David Rolph reviews 'The Tim Carmody Affair: Australia’s greatest judical crisis' by Rebecca Ananian-Welsh, Gabrielle Appleby, and Andrew Lynch
With a few notable exceptions (Michael Kirby springs to mind), judges in Australia do not have a high public profile. Many non-lawyers would struggle to name a judge currently ...More
Neil Kaplan reviews 'East West Street: On the origins of genocide and crimes against humanity' by Philippe Sands
Philippe Sands, a barrister and Professor of International Law at University College London, brings together in this multi-faceted book the perpetrators of the worst crime yet devised by man ...More
The practice of the law is about stories. The stories the parties tell to the judge, the story the judge tells back or, if you like, the judge’s review of the parties’ stories. Along the way there can be much that is frankly boring to onlookers, or indeed the parties themselves, but also drama, pathos, and humour, both intentional and the opposite. And past case ... More
Silent Shock is an ambitious, important book. It is a work of history, a work of journalism, and a forensic exposé of hideous corporate negligence, all woven around the lives of one modest Melbourne family.
Former journalist turned lawyer Michael Magazanik was one of the dozens of lawyers, barristers, and researchers who worked on a recent class acti ... More
Privacy is dead, or so it is regularly pronounced. There are many suspects: big government; big business; the media; social media; technology; us, for giving of ourselves too readily and allowing our privacy to shrivel and die. Even if privacy is not yet dead, it is said to be under threat on multiple fronts.
The most recent threat is the More
The unusual case of David Hicks is one of the most spectacular and politically supercharged miscarriages of justice in Australian history. Like the infamous Boer War case of Breaker Morant, Hicks was politically scapegoated and grossly denied a fair trial. Unlike Morant – a war criminal who murdered prisoners of war – even Hicks’s accuser, the United States, n ... More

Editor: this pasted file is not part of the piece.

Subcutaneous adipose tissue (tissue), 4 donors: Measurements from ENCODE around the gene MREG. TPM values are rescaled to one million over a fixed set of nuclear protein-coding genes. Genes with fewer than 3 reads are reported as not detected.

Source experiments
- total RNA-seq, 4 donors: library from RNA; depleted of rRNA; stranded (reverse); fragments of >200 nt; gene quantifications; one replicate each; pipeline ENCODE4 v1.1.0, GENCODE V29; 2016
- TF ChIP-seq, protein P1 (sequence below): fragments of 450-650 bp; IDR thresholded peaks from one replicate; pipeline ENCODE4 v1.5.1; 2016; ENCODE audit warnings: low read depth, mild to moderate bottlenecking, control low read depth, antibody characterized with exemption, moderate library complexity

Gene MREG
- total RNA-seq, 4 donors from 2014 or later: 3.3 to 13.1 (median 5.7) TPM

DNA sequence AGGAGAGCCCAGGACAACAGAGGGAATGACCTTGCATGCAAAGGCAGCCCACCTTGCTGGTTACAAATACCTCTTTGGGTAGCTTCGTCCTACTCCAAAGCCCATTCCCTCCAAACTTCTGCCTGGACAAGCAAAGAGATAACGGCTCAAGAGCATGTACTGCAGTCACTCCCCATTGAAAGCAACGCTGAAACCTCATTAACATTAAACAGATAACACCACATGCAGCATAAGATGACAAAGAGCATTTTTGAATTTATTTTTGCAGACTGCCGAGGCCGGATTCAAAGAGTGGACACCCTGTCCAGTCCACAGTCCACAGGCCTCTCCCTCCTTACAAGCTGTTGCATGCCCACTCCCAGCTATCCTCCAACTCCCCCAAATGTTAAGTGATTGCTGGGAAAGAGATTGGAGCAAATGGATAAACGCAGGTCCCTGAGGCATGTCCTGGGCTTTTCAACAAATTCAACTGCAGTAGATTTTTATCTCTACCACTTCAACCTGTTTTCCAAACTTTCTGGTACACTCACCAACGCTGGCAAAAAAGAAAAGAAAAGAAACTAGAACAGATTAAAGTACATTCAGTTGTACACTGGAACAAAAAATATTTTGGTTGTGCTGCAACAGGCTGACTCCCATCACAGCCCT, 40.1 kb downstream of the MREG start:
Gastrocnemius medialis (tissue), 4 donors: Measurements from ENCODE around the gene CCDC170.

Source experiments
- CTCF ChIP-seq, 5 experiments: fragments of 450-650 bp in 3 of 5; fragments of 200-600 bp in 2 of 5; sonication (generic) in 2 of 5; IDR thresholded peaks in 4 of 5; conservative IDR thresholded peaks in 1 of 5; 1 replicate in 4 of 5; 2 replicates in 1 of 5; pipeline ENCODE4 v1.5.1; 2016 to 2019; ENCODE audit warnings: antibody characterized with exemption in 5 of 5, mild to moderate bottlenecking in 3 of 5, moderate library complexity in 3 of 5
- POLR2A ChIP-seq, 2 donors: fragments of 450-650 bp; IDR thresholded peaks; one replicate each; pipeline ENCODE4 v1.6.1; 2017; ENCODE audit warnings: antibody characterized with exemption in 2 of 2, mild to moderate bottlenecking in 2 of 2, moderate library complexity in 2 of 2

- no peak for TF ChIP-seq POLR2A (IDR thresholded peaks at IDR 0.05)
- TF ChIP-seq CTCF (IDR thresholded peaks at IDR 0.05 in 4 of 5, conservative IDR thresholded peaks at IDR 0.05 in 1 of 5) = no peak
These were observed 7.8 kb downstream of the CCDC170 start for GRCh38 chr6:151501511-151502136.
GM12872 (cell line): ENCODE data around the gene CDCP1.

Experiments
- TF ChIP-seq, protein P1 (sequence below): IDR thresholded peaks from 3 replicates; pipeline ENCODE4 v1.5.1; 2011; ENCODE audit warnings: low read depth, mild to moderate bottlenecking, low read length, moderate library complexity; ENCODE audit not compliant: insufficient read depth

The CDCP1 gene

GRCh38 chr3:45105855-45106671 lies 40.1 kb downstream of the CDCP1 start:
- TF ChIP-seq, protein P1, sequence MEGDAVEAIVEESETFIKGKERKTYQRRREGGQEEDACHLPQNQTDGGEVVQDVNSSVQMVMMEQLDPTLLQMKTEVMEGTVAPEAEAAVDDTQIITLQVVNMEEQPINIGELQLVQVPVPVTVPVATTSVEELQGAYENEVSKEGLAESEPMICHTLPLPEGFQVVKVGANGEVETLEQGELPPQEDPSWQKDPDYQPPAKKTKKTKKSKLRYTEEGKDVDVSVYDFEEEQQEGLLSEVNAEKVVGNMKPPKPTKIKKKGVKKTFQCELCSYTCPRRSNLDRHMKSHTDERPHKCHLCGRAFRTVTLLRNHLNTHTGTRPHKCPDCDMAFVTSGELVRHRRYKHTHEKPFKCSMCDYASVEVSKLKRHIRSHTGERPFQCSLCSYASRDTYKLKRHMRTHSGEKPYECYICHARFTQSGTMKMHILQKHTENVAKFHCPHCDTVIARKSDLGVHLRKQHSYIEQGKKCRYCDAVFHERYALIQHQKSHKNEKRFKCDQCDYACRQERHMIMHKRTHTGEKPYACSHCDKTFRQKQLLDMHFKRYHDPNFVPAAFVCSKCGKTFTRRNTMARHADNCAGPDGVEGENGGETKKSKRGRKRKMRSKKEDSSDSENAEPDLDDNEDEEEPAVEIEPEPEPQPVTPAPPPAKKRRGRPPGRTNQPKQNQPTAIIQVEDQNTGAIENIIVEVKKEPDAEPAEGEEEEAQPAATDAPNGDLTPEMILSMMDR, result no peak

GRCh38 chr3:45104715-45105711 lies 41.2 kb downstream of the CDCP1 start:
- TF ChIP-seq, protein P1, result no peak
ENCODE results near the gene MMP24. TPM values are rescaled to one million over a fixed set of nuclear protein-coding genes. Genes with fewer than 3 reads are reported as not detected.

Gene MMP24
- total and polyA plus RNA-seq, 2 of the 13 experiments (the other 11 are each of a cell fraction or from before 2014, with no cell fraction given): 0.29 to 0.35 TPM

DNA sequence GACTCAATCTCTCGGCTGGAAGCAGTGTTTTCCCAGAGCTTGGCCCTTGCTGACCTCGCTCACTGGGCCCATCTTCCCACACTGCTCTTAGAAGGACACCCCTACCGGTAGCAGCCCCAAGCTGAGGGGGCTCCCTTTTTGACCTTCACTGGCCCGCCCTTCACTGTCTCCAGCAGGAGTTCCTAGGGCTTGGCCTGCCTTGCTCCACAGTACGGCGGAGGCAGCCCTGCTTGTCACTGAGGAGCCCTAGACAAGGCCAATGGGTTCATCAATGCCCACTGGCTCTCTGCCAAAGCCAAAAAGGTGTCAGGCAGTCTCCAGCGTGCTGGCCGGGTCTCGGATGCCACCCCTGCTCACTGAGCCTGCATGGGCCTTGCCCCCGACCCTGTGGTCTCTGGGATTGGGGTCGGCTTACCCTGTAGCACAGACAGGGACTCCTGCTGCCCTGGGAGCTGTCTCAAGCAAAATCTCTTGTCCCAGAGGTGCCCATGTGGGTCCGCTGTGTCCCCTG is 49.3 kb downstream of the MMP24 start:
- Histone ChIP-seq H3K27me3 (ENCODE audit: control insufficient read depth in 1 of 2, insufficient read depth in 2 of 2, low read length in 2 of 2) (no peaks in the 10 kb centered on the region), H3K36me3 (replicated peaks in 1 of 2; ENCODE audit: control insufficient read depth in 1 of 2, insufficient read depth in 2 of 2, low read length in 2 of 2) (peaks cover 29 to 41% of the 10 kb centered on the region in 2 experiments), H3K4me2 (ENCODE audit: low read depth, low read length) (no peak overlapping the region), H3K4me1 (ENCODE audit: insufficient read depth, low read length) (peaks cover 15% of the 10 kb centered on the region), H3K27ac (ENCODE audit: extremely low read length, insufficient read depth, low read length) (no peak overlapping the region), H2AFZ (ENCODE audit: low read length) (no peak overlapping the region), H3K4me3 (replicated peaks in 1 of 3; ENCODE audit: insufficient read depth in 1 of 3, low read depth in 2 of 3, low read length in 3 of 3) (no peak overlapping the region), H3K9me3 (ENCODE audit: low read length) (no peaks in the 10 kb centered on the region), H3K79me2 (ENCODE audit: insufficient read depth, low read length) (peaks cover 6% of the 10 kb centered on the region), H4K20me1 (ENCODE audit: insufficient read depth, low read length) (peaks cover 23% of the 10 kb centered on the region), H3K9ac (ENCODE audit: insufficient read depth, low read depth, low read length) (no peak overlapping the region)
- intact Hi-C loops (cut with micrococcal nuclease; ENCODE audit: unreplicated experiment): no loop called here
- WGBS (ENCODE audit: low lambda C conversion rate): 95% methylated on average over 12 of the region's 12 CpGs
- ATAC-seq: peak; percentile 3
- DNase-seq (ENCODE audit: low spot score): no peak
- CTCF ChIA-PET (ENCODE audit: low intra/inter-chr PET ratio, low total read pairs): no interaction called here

Although a few can pull it off, most judges have the good sense not to attempt an autobiography. Judges’ personalities are not usually of such outstanding interest, andtheir lives generally do not so engage with the world, as to generate the stuff from which autobiographies worth publishing are made. The reserve which thejudicial experience inculcates, and the gen ... More
What’s on a judge’s mind? Litigants and advocates would love to know. Former judge Peter Heerey answers that question in his latest book, a compendium of writing over many years, covering a vast array of topics and in myriad forms.
Heerey displays his abiding affection for his Tasmanian roots with an essay on the Tasmanian member of the group of authors ... More
Already, Anu Singh’s story is grimly familiar. Now free again, just thirty-one, she has entered the popular pantheon of malefactors. Her attractive face appears in the newspapers, taut with self-justification. There is talk of a documentary. Notoriety, even a kind of celebrity – that amoral nirvana – is hers.
If Singh’s deepest motivation f ... More
Sometimes the simplest of mistakes reveals far more of our preconceptions about human acts and motives, and about the complex relationships that make a human society, than we could have imagined. Such was the case with what journalist and lawyer Julie Szego dubs the ‘tainted trial’ of Farah Jama, a young Somali man who spent eighteen months in prison for a rape ... More